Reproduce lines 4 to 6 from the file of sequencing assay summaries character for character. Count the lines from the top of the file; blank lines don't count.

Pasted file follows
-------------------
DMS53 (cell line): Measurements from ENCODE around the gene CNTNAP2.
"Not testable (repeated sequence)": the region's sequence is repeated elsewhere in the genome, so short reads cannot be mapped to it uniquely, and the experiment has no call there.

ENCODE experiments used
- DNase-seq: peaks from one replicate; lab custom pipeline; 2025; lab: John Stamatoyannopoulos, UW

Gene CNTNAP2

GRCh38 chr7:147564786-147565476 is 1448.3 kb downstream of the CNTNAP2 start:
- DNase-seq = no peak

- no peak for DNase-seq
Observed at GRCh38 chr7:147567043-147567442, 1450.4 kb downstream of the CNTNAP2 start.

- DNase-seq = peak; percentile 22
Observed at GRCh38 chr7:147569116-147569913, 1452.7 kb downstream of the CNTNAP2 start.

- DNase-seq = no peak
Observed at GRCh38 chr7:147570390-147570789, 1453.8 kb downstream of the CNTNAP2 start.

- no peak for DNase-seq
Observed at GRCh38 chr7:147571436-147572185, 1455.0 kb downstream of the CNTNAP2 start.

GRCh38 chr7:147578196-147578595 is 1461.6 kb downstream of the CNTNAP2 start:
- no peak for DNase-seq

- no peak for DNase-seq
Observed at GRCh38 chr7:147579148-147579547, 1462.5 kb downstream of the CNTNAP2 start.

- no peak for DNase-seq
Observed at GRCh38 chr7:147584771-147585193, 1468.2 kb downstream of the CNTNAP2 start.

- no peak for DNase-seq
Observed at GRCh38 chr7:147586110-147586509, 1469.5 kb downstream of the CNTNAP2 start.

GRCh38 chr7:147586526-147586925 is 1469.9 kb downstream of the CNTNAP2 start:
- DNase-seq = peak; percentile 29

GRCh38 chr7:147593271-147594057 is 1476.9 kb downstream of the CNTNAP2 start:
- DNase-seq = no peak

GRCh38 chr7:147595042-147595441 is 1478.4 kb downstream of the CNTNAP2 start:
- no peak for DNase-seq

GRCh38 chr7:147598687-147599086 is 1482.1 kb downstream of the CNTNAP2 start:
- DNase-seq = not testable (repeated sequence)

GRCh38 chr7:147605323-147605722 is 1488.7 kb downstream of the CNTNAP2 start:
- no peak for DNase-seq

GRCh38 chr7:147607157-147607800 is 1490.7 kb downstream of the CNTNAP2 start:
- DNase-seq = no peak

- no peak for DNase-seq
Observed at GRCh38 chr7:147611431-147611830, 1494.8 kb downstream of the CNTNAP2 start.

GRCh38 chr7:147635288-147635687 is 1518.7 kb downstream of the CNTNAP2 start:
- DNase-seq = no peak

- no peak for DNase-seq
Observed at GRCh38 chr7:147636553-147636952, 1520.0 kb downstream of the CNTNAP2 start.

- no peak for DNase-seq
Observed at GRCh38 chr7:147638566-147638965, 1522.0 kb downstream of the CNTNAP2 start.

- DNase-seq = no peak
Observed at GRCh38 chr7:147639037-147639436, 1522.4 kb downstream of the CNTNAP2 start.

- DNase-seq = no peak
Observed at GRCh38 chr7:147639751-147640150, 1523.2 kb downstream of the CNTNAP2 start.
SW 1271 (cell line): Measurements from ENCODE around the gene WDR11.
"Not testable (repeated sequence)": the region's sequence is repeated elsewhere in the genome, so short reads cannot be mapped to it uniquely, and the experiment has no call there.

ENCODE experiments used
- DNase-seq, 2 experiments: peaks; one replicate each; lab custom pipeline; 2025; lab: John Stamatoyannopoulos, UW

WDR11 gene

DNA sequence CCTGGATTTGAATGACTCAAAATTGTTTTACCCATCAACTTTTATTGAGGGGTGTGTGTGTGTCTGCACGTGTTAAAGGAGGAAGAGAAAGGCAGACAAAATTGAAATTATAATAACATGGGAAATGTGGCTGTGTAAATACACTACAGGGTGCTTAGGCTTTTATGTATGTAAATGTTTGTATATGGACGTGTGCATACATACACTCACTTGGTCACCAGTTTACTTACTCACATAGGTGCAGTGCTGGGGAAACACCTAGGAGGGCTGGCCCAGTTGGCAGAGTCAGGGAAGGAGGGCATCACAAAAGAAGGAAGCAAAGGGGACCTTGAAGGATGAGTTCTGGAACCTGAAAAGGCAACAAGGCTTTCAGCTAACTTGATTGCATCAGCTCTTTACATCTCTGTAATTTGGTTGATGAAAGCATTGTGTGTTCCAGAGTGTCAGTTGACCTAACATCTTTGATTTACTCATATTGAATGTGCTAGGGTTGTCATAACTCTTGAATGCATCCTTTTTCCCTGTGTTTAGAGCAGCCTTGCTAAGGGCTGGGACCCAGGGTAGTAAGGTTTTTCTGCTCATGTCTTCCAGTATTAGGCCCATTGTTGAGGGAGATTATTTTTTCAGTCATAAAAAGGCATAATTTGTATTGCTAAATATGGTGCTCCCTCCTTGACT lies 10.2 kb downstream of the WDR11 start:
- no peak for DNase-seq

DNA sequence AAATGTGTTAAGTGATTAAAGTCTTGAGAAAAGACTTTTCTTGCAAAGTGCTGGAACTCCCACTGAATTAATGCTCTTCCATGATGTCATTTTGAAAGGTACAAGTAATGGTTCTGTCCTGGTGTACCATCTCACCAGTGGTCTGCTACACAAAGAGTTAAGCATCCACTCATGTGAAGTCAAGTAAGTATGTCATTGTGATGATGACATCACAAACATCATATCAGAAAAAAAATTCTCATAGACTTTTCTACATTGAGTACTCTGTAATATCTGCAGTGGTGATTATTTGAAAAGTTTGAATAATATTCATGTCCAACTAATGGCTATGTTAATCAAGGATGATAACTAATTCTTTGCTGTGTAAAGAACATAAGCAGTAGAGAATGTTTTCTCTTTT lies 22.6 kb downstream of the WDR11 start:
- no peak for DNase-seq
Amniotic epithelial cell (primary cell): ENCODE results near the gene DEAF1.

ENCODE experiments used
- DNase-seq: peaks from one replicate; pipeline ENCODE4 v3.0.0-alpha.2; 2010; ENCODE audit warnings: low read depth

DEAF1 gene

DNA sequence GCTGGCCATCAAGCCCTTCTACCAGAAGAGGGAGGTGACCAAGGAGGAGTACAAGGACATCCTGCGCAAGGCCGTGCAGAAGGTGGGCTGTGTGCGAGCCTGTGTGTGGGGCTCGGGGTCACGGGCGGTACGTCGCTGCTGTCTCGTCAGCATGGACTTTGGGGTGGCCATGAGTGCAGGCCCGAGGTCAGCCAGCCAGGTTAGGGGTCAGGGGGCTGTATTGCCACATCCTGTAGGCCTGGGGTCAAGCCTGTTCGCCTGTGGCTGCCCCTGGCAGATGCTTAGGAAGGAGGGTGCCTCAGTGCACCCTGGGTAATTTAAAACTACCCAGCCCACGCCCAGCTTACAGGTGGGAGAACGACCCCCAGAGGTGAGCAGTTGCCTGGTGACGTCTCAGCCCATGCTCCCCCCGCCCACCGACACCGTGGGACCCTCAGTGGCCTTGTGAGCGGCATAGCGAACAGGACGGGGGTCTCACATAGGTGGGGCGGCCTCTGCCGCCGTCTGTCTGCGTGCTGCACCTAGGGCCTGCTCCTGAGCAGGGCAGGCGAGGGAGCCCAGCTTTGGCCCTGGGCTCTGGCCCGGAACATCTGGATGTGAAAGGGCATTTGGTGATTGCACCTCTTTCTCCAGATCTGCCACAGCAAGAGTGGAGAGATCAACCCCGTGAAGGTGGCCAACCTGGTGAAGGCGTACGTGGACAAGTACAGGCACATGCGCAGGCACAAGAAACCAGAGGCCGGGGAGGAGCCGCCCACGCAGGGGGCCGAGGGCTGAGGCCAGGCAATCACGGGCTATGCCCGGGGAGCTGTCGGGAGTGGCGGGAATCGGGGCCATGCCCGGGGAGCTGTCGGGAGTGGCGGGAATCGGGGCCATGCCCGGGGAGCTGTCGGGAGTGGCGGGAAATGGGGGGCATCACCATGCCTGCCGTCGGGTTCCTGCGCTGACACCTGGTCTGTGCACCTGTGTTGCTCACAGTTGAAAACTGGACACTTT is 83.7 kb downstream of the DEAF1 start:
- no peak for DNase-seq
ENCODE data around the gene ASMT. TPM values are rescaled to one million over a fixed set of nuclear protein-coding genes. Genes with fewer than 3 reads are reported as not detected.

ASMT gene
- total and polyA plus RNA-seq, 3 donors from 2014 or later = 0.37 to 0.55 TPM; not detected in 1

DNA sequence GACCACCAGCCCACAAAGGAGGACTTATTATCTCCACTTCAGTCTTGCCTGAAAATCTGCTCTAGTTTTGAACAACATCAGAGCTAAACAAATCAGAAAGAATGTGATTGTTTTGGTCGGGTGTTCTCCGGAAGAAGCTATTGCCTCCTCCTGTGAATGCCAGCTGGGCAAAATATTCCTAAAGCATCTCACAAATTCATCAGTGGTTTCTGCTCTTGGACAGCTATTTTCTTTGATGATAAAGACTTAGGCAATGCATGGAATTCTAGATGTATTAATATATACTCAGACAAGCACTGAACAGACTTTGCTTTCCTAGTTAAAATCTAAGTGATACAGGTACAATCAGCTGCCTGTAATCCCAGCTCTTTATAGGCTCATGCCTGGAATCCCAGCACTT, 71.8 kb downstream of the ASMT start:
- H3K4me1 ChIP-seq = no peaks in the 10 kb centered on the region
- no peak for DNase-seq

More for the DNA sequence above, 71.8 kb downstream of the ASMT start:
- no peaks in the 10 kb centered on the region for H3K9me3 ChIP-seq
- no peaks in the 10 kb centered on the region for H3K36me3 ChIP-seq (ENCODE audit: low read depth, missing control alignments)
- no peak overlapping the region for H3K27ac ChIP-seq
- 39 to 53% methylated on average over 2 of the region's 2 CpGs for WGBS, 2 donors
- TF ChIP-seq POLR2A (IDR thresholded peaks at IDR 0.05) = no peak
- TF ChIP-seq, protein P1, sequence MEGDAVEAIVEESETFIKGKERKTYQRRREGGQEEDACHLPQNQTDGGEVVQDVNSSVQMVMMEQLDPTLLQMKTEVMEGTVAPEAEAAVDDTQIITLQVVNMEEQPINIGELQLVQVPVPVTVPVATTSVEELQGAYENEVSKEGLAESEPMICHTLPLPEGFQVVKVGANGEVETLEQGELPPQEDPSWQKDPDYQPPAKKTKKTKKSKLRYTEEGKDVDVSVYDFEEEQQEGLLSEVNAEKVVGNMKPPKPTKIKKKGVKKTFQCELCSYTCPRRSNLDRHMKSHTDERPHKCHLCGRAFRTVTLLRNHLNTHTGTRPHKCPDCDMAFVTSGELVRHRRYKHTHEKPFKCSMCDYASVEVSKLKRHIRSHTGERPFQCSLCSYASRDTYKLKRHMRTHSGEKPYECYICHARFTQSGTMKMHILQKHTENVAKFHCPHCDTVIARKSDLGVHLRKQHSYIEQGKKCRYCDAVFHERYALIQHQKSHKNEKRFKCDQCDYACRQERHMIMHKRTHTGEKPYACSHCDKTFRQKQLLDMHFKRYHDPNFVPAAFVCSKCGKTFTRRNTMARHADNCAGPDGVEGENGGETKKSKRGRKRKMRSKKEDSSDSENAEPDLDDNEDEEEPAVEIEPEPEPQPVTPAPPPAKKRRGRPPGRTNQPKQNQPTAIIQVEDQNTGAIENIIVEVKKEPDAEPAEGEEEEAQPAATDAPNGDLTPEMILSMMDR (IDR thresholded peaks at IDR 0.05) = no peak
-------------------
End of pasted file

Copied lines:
- DNase-seq: peaks from one replicate; lab custom pipeline; 2025; lab: John Stamatoyannopoulos, UW

Gene CNTNAP2

GRCh38 chr7:147564786-147565476 is 1448.3 kb downstream of the CNTNAP2 start: